Who's Next in Line? Trade After the Chinese Tire Decision 2nd Quarter 2009

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Trade after the Chinese Tire Decision

The recent decision to protect American-made tires from Chinese competition signals a new toughness on the part of the Obama Administration. Can we expect other Chinese imports to be similarly targeted for protection? If so, how will the Chinese react? Indications are that China will play tit-for-tat. In response to the tire tariffs, it has announced its own new tariffs on American frozen chicken imports. It also sanctioned imports of adipic acid, a chemical used in the production of nylon and PVC, though it has not publicly linked this to any U.S. action. Rumors abound that automotive imports may be sanctioned as well. For this state, what might be the impact of these, and future, actions?

This September, an International Trade Commission (ITC) investigation found for American advocates wishing to reduce damaging levels of Chinese tire imports. The investigation took place under the safeguard provisions of the 1974 Trade Act. These provisions aim to limit imports that are increasing so rapidly as to harm an American industry. Such investigations are to determine (1) whether imports from the target country are increasing rapidly, (2) if the domestic industry has been materially injured (or threatened with such injury), and (3) if it is in fact the imports that are producing the injury. Incredibly enough, none of the key terms in the Trade Act ("increasingly rapidly," "domestic industry," "materially injured," or "threatened") are defined in the statute. The results are long investigations and, in this case, a divided vote. Nevertheless, the end result was the imposition of a tariff of 35 percent on Chinese passenger-tire imports.

This case, of course, really grows out of the rapid increase in imports from China of a very large assortment of manufactured goods. China is hardly the source of most American imports, contrary to what many seem to think these days, but it is clearly a growing source, and has been for the last decade. With regard to tires, we can see the broad outlines of the American case. The value of American-produced tires has stagnated over the past decade, at about $6 trillion, whereas imported tries have doubled in value. Given the trends of the past decade, foreign-sourced tires would exceed American made tires within a year or two. As we can see, China is not yet a dominating importer, though its exports of tires to the U.S. have indeed grown rapidly over the past four years. China accounted for about half of the increase in tire imports since 2004. Only in 2007 did it become the largest single tire exporter into the U.S.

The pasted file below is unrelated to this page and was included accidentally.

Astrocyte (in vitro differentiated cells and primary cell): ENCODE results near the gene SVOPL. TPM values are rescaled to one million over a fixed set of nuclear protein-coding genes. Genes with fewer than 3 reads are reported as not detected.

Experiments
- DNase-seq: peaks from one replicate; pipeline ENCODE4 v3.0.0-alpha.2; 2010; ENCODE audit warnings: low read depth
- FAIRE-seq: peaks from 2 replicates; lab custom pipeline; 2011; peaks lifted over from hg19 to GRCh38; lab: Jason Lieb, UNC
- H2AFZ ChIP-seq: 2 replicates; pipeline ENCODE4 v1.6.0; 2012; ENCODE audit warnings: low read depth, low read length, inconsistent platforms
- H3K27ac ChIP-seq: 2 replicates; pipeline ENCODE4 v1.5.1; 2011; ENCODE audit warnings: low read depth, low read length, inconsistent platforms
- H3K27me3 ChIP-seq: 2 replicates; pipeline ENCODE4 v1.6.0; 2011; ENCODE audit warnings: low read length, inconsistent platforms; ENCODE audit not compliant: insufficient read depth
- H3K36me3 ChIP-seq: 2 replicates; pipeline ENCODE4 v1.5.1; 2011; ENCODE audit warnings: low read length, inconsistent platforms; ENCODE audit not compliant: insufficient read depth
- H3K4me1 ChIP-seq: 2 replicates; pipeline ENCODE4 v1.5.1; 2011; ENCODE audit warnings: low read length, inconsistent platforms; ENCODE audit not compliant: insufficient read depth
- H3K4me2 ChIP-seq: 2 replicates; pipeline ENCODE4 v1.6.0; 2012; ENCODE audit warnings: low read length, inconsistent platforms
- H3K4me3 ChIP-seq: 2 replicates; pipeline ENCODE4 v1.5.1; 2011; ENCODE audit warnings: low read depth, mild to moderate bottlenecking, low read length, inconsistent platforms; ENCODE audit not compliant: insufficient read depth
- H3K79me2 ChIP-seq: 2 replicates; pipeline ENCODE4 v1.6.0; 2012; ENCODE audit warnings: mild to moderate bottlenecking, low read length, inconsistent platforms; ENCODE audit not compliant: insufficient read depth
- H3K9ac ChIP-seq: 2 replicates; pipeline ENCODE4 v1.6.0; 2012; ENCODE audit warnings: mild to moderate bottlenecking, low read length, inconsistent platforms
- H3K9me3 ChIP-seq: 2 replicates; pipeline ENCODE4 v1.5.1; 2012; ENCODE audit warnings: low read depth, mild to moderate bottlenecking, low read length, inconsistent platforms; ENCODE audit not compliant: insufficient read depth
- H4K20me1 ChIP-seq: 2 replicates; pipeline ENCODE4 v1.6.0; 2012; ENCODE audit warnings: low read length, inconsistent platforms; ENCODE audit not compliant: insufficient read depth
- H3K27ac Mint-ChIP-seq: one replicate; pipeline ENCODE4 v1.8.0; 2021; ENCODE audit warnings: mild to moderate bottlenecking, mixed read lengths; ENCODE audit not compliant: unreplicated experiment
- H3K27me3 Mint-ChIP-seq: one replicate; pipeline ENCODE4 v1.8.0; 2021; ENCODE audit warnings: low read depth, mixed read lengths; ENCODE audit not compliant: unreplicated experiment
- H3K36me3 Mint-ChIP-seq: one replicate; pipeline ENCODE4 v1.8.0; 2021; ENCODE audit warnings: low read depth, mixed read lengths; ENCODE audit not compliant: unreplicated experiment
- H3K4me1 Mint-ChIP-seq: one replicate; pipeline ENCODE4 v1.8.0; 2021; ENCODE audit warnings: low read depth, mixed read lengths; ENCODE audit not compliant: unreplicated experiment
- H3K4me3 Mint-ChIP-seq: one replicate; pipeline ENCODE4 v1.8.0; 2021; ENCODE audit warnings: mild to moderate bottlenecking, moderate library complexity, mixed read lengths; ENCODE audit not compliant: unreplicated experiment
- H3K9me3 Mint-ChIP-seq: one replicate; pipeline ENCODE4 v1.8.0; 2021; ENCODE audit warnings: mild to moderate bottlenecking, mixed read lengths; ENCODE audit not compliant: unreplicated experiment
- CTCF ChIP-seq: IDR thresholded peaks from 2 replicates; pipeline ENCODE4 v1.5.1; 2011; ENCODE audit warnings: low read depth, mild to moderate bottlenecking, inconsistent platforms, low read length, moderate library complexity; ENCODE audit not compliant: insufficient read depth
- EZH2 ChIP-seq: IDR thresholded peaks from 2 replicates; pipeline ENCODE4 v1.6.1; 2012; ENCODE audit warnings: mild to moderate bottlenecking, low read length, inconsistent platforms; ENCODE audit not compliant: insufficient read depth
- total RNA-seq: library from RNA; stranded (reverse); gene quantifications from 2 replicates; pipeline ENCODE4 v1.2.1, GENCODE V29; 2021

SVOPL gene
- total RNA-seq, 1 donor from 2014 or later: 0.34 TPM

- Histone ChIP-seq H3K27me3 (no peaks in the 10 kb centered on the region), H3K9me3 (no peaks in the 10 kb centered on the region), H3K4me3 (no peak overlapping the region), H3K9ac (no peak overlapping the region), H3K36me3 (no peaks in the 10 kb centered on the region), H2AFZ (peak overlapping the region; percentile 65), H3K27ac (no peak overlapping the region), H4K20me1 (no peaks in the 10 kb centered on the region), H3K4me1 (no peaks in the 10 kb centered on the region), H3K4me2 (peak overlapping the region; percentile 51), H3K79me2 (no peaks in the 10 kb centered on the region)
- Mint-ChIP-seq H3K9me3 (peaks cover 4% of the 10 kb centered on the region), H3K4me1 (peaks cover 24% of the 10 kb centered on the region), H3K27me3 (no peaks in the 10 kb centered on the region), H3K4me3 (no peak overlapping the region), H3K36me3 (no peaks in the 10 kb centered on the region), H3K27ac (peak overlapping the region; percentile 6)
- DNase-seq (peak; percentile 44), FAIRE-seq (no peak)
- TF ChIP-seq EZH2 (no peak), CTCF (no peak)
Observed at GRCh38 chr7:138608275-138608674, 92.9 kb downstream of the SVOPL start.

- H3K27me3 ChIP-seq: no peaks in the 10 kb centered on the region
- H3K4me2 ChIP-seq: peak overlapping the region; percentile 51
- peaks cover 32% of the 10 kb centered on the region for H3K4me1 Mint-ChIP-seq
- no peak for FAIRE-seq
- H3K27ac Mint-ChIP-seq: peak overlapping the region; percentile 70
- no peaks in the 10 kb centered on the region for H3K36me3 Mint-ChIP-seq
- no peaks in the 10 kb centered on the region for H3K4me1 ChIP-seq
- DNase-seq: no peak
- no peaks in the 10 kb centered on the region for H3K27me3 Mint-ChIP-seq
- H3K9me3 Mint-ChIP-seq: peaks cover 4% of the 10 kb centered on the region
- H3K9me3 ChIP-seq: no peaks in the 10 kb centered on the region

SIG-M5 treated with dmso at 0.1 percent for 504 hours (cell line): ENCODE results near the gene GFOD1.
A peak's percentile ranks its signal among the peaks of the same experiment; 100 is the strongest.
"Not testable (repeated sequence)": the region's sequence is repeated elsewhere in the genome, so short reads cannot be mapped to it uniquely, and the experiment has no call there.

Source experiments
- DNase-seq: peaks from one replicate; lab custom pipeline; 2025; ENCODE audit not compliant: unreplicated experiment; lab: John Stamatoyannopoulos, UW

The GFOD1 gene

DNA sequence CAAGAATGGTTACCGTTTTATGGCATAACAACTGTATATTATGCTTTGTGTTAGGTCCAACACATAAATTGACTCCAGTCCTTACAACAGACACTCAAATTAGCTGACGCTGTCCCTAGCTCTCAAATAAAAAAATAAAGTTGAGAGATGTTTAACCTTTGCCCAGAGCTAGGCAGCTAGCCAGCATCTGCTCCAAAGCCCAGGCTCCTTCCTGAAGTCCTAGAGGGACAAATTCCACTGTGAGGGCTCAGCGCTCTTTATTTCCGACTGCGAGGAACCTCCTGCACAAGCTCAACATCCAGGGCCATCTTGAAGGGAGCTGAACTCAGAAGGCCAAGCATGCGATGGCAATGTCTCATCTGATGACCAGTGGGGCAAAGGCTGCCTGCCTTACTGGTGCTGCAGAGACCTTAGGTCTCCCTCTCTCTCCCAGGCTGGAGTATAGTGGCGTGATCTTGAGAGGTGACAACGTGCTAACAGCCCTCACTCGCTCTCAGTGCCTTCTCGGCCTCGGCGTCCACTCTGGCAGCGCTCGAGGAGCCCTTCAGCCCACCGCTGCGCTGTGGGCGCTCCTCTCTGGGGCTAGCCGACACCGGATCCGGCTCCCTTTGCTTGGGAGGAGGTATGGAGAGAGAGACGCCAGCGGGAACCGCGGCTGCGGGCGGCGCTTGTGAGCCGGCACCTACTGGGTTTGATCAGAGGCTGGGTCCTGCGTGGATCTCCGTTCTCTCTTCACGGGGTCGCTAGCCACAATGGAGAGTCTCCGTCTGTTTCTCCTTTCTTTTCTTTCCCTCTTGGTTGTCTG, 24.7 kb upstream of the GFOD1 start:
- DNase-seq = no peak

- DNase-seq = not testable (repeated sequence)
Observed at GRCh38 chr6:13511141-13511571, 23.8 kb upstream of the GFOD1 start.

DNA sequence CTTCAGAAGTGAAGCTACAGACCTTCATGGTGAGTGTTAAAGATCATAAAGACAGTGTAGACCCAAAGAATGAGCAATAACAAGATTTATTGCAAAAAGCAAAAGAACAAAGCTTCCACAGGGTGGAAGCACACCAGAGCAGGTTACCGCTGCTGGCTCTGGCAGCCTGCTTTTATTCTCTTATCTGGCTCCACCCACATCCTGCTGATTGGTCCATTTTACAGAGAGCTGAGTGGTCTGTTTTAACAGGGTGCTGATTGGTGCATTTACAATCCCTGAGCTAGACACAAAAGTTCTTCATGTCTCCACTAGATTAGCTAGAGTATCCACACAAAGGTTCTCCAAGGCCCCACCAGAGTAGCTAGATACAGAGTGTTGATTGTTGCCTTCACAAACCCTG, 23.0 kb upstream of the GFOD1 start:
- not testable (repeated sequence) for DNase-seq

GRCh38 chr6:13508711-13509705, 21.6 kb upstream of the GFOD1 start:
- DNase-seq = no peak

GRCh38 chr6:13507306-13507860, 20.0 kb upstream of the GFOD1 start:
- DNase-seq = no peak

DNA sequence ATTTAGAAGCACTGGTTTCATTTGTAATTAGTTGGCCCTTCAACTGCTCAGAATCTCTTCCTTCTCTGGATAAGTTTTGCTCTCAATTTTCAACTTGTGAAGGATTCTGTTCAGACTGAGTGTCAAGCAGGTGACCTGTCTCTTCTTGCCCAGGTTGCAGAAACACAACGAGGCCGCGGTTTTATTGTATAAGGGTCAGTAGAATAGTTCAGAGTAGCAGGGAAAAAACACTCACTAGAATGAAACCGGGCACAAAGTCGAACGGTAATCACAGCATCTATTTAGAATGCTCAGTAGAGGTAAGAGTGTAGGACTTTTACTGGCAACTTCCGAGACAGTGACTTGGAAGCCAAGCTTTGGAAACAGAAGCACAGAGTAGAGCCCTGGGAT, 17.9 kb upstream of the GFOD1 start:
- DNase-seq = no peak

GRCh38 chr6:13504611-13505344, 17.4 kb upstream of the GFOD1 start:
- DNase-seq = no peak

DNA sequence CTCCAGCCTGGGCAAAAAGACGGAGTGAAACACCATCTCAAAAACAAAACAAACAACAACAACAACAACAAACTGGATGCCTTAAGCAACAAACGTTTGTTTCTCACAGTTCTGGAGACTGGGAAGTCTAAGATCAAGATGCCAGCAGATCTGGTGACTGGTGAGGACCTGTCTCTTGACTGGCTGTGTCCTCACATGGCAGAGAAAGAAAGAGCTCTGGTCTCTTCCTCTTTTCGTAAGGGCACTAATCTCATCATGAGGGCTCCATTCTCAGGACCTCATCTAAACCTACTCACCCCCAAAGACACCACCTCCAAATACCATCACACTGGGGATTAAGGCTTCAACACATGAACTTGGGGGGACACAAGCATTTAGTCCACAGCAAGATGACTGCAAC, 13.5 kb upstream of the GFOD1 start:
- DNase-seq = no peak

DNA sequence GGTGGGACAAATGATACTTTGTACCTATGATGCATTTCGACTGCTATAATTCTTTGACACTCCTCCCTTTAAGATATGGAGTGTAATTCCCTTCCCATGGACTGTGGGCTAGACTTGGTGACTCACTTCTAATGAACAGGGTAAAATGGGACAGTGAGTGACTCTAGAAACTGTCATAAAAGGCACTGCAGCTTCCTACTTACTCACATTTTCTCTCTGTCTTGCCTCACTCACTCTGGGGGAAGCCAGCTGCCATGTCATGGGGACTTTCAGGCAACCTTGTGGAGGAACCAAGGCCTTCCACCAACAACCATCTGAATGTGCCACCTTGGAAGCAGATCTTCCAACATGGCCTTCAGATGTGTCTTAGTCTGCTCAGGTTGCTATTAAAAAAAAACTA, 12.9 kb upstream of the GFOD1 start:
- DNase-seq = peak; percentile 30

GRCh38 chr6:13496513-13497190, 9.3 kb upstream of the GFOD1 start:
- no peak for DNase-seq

The safeguards decision may have economic ramifications for Tennessee, the home of about 10% of America's tire production. More than 20 Tennessee rubber and plastics manufacturers have won help under the U.S. trade adjustment assistance program over the past two years, suggesting real hurt in the industry. Six of these cases directly involved tires (or components). However, help will come only if car and truck sales rebound and if other importers do not step into the breach. Moreover, Tennessee's largest tire manufacturers, Bridgestone and Goodyear, also have operations in China and presumably would suffer from any production losses there.

Going forward, what can we glean from this investigation about likely future trade decisions involving China? Will other Tennessee industries be affected? Let's apply the criteria used in the tire case to locate other imports that may be targeted for safeguard protections. If we filter Chinese imports by the rapidity of their import growth since 2004 (the beginning date used in the tire case) and by the health of the American-sourced production, we can arrive at those products most susceptible to falling under the same safeguard provisions as passenger tires. Are these products, or industries, of particular importance to Tennessee?

Who's Next in Line?

About 10 manufactured goods have experienced Chinese import growth at levels similar to the tire sector. Half of these are apparels. We show those goods, and their Chinese import profiles, in the accompanying charts. (We show only the most heavily affected among the five apparel goods: cotton sweaters and pullovers. The other apparels have similar profiles.) Domestic production is stagnant or shrinking in all of these goods except the chemical compounds. We would predict that the most likely future trade cases are going to involve these other products. We have some verification that this will be the case. Just a little over a month ago, the U.S. ITC did in fact open a safeguard investigation of oil and gas tubing imports from China.